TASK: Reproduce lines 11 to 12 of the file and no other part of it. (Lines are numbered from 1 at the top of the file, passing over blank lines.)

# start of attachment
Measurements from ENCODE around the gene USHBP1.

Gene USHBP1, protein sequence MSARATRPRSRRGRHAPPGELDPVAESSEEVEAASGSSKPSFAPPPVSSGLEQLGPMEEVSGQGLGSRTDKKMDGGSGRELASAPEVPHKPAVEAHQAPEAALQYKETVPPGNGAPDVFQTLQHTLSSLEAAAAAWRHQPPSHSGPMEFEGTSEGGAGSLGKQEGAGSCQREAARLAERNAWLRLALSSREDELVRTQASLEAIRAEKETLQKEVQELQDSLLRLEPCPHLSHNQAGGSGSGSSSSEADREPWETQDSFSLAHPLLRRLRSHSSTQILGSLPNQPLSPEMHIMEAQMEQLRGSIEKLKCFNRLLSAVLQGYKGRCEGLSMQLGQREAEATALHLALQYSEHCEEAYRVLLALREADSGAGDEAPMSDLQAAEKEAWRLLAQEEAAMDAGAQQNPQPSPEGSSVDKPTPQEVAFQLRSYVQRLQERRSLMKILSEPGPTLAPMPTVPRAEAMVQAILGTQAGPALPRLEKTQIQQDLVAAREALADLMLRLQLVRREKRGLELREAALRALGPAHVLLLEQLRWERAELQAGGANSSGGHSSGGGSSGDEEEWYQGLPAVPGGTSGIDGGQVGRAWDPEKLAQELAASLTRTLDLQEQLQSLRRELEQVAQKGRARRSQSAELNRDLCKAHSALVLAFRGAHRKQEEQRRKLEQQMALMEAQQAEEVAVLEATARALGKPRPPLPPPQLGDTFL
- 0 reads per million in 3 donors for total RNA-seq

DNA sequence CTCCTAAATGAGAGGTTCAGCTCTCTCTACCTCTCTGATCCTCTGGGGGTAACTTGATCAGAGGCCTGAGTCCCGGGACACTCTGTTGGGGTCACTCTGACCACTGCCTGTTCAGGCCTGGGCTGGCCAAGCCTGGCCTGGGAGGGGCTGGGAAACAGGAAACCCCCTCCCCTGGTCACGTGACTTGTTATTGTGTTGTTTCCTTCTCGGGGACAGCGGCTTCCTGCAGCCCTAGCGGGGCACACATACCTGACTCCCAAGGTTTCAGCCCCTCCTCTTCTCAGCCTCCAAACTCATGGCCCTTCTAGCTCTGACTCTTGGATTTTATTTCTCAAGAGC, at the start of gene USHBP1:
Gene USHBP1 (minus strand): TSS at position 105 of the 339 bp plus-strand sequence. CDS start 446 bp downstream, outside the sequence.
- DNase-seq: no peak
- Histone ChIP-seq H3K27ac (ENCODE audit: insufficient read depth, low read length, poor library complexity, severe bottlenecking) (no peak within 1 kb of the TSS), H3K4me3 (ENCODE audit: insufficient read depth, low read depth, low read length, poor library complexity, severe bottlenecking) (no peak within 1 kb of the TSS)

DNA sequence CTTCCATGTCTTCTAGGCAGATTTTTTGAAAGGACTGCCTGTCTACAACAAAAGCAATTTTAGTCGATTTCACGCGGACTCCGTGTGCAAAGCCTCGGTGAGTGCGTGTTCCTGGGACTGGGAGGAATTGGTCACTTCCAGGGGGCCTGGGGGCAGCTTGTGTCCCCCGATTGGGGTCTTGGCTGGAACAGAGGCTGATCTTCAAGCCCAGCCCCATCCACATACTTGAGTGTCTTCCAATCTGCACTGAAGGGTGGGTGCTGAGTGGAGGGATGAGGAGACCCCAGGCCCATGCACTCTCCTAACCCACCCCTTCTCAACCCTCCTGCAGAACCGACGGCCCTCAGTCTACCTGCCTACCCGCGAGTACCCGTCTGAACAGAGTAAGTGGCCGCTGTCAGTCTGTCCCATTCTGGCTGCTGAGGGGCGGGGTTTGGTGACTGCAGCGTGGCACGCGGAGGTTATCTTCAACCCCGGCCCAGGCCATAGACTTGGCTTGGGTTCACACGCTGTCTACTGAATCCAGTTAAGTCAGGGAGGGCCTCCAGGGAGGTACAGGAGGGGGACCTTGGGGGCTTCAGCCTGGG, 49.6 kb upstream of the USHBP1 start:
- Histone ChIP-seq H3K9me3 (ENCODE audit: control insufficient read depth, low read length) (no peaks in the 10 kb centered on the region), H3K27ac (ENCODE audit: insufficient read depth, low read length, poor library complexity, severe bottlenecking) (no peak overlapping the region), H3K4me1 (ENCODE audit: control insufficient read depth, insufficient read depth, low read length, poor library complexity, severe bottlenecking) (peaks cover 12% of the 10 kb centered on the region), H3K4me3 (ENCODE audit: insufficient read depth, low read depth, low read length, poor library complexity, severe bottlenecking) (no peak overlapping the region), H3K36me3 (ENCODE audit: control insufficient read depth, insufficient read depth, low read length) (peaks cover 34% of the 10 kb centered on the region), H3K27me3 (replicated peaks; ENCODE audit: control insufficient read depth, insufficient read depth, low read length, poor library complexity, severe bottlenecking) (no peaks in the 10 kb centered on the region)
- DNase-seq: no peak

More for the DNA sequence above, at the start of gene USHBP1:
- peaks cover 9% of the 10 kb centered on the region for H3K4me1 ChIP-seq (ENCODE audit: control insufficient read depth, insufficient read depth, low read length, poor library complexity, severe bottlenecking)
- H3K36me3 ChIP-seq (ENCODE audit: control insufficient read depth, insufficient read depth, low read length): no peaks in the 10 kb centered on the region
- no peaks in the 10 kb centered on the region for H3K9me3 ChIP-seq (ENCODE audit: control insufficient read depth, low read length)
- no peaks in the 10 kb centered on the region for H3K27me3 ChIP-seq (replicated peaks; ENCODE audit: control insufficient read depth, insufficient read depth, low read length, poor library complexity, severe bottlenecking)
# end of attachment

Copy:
More for the DNA sequence above, at the start of gene USHBP1:
- peaks cover 9% of the 10 kb centered on the region for H3K4me1 ChIP-seq (ENCODE audit: control insufficient read depth, insufficient read depth, low read length, poor library complexity, severe bottlenecking)